a fifth switch;
wherein a first node is located between the first terminal of the first capacitor and the first switch, and a second node is located between the second terminal of the second capacitor and the fourth switch; and
wherein the first node is connectable to the second node through the fifth switch.
2. The circuit of claim 1 further comprising a control circuit connected to control terminals of the first, second, third, fourth and fifth switches, the control circuit transmitting a set of control signals to the control terminals such that the first, second, third and fourth switches are closed and the fifth switch is opened, thereby charging the first and second capacitors to a voltage level of the unipolar voltage source.
3. The circuit of claim 1 wherein a third node is located between the first terminal of the second capacitor and the second switch, and the circuit further comprises:
a third capacitor having a first terminal and a second terminal, the second terminal being connected to ground; and
a seventh switch connected between the first terminal of the third capacitor and the third node.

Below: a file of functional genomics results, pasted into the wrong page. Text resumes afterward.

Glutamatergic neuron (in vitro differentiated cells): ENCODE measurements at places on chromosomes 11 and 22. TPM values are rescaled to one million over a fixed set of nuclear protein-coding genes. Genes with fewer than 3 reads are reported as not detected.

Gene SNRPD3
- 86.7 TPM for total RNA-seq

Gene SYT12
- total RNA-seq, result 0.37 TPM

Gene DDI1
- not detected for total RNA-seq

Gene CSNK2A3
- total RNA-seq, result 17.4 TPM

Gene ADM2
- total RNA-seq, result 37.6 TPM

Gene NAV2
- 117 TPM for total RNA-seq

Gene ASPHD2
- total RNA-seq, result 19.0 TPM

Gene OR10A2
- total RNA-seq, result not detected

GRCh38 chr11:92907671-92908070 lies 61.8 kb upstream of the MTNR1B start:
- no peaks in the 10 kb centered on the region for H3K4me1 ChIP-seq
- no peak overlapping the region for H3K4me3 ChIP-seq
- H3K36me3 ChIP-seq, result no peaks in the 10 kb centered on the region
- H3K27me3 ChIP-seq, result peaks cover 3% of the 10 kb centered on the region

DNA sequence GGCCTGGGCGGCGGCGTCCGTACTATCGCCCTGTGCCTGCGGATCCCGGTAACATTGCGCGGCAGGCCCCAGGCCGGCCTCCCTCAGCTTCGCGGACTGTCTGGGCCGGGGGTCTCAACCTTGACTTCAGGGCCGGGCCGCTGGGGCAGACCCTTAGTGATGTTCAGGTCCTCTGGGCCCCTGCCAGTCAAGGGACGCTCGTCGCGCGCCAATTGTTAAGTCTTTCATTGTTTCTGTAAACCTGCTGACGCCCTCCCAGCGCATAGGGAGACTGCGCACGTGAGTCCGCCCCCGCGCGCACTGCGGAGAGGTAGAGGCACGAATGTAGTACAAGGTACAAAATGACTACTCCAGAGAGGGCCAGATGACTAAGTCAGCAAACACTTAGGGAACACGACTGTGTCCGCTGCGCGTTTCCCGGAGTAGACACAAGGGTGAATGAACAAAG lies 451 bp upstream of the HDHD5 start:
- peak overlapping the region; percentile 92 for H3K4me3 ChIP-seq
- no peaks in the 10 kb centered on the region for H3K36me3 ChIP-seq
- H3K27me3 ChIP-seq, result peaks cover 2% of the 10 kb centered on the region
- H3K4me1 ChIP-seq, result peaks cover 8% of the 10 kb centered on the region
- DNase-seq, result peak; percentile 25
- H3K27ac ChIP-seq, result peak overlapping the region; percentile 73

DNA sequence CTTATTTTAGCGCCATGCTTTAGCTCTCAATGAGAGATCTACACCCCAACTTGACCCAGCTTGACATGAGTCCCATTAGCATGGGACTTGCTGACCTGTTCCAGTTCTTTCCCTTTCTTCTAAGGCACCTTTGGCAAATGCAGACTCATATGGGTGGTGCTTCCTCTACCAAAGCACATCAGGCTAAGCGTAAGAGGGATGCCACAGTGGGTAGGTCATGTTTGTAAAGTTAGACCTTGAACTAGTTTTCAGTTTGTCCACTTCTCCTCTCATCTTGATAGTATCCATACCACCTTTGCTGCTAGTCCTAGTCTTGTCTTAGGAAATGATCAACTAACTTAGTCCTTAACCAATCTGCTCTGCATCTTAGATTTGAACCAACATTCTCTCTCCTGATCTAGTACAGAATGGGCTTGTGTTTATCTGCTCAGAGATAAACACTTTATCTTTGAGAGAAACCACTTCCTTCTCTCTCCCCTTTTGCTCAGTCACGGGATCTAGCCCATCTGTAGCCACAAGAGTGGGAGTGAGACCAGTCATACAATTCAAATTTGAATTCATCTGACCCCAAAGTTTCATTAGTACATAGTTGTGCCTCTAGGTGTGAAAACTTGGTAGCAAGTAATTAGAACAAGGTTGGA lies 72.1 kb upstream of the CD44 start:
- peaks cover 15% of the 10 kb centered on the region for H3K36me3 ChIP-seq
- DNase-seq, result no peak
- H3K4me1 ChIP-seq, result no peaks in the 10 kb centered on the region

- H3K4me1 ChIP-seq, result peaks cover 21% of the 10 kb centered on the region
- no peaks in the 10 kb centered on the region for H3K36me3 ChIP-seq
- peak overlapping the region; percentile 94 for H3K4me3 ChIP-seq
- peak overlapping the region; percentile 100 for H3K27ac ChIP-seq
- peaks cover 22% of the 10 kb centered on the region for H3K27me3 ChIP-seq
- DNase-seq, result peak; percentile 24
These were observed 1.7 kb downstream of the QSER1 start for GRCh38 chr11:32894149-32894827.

4. The circuit of claim 3 further comprising a control circuit connected to control terminals of the first, second, third, fourth, fifth, and seventh switches, the control circuit transmitting a set of control signals to the control terminals such that the first, second and fourth switches are opened and the third, fifth and seventh switches are closed, thereby connecting the first and second capacitors in series such that a voltage level equal to two times the unipolar voltage source is applied to the third capacitor.
5. The circuit of claim 3 wherein a fourth node is located between the second terminal of the first capacitor and the third switch, and the circuit further comprises:
a sixth switch connected between the third node and ground;
a fourth capacitor having a first terminal and a second terminal, the second terminal being connected to ground; and
an eighth switch connected between the first terminal of the fourth capacitor and the fourth node.